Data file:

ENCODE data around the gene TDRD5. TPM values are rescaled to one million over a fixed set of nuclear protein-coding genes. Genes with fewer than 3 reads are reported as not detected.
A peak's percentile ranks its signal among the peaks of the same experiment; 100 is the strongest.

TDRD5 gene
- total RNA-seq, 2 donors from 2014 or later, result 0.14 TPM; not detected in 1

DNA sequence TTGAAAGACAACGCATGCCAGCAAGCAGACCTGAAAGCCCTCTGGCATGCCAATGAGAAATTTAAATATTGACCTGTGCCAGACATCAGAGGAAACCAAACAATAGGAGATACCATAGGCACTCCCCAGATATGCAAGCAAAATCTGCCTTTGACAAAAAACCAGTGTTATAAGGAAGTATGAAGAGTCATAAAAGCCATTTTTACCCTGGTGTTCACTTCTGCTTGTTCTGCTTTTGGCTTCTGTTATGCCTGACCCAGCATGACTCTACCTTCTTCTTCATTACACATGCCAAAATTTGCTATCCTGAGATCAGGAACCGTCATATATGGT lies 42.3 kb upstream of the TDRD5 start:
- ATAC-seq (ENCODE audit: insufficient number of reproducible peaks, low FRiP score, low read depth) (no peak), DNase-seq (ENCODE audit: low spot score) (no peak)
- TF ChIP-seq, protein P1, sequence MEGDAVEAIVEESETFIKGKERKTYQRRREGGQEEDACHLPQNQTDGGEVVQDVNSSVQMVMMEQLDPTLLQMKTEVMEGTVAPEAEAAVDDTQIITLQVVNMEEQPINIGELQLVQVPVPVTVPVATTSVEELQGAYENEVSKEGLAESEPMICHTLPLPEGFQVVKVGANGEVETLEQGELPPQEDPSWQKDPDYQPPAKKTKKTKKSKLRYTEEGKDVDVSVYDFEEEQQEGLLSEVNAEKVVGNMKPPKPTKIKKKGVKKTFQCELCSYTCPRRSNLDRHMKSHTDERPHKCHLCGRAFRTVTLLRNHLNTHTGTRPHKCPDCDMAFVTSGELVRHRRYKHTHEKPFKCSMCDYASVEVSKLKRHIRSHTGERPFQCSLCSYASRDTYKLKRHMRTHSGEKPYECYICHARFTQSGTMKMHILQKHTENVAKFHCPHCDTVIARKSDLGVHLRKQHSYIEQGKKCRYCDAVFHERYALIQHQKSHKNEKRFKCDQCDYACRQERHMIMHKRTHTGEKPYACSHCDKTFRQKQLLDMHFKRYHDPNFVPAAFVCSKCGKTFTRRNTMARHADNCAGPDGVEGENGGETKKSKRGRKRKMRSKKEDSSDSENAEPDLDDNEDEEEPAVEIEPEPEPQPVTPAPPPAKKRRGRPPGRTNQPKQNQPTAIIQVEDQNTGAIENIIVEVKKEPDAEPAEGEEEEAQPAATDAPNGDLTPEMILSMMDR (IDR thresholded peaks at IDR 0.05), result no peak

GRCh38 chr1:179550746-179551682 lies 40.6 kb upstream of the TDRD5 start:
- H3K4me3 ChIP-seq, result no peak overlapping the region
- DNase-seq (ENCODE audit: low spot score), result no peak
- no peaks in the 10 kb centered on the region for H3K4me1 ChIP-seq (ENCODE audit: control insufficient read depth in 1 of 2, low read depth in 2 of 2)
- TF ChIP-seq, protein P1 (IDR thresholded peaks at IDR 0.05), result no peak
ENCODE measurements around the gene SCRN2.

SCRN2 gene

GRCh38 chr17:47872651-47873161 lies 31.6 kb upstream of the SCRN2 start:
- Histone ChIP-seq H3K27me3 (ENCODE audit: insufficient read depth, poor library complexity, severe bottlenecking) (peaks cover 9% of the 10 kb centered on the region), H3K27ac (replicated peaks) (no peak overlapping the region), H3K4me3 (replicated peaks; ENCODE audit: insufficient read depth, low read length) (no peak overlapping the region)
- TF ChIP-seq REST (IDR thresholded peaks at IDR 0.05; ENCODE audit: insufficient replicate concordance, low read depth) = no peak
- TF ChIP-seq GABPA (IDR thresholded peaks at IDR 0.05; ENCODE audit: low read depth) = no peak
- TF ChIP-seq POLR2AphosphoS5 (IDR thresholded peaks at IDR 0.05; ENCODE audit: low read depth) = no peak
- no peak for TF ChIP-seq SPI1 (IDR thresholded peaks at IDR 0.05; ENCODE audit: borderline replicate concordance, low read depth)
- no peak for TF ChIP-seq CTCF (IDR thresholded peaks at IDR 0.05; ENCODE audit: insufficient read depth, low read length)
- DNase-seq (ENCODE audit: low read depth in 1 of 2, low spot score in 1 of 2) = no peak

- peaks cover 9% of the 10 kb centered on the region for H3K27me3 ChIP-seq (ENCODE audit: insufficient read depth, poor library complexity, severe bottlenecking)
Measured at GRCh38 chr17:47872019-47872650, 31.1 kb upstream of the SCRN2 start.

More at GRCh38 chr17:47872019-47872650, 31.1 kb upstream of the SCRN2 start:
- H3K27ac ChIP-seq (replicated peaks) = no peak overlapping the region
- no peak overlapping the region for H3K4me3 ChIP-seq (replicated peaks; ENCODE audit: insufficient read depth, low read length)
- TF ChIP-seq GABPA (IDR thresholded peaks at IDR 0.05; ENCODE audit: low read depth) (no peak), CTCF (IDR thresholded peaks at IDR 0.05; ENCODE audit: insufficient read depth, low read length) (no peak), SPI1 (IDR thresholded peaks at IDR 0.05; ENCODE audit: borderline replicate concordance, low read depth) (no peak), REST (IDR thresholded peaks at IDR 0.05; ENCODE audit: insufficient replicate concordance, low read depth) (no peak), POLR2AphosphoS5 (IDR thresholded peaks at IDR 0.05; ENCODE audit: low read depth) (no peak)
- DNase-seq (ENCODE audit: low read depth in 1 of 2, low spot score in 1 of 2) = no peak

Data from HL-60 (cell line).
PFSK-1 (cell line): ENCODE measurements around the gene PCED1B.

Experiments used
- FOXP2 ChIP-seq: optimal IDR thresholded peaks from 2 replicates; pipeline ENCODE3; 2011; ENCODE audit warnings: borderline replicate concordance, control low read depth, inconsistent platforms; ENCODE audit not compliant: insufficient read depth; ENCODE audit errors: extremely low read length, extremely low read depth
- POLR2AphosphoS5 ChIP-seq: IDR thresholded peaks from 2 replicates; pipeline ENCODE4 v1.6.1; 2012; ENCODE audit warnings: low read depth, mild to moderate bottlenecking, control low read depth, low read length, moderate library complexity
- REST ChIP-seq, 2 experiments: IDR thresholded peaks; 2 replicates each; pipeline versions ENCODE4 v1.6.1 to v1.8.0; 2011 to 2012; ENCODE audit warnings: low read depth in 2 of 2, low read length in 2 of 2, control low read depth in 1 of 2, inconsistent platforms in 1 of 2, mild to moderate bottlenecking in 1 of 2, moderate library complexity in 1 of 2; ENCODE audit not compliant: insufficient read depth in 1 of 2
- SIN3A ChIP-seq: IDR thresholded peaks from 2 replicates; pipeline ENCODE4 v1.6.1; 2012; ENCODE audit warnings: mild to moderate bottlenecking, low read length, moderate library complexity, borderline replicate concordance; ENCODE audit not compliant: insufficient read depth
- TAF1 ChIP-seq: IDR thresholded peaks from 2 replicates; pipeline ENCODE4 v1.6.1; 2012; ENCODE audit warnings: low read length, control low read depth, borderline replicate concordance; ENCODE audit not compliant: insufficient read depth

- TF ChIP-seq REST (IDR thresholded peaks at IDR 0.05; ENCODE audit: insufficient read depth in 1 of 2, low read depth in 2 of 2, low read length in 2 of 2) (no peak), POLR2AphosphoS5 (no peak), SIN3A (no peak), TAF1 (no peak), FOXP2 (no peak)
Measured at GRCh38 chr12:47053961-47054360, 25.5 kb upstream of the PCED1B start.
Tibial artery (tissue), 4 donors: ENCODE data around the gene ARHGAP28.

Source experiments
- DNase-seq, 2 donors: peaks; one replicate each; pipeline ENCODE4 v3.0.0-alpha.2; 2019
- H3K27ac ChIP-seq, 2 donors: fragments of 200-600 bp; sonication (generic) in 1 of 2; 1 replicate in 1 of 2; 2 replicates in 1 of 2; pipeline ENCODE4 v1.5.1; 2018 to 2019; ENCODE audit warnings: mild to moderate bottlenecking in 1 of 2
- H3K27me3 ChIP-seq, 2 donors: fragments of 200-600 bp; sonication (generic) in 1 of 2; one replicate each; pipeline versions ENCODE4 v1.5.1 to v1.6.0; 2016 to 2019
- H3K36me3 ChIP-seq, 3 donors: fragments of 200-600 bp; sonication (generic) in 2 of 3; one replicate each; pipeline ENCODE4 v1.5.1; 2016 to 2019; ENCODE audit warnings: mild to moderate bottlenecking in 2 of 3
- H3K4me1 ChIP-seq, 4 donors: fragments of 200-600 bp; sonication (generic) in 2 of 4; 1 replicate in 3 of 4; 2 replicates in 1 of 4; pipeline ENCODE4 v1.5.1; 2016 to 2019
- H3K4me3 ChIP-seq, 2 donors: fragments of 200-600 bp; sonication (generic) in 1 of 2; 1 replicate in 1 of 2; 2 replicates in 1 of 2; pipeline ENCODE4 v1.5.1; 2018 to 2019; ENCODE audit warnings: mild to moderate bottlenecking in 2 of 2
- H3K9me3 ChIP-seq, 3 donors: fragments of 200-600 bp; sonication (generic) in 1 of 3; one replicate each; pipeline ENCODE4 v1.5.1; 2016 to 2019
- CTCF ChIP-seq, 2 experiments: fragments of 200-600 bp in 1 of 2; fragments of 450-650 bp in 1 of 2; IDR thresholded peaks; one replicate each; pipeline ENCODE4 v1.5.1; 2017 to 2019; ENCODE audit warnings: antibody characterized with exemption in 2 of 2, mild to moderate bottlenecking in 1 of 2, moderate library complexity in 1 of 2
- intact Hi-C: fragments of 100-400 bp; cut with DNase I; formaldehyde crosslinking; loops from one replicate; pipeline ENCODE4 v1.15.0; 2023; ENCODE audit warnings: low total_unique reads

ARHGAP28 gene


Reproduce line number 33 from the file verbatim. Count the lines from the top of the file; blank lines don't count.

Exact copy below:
- FOXP2 ChIP-seq: optimal IDR thresholded peaks from 2 replicates; pipeline ENCODE3; 2011; ENCODE audit warnings: borderline replicate concordance, control low read depth, inconsistent platforms; ENCODE audit not compliant: insufficient read depth; ENCODE audit errors: extremely low read length, extremely low read depth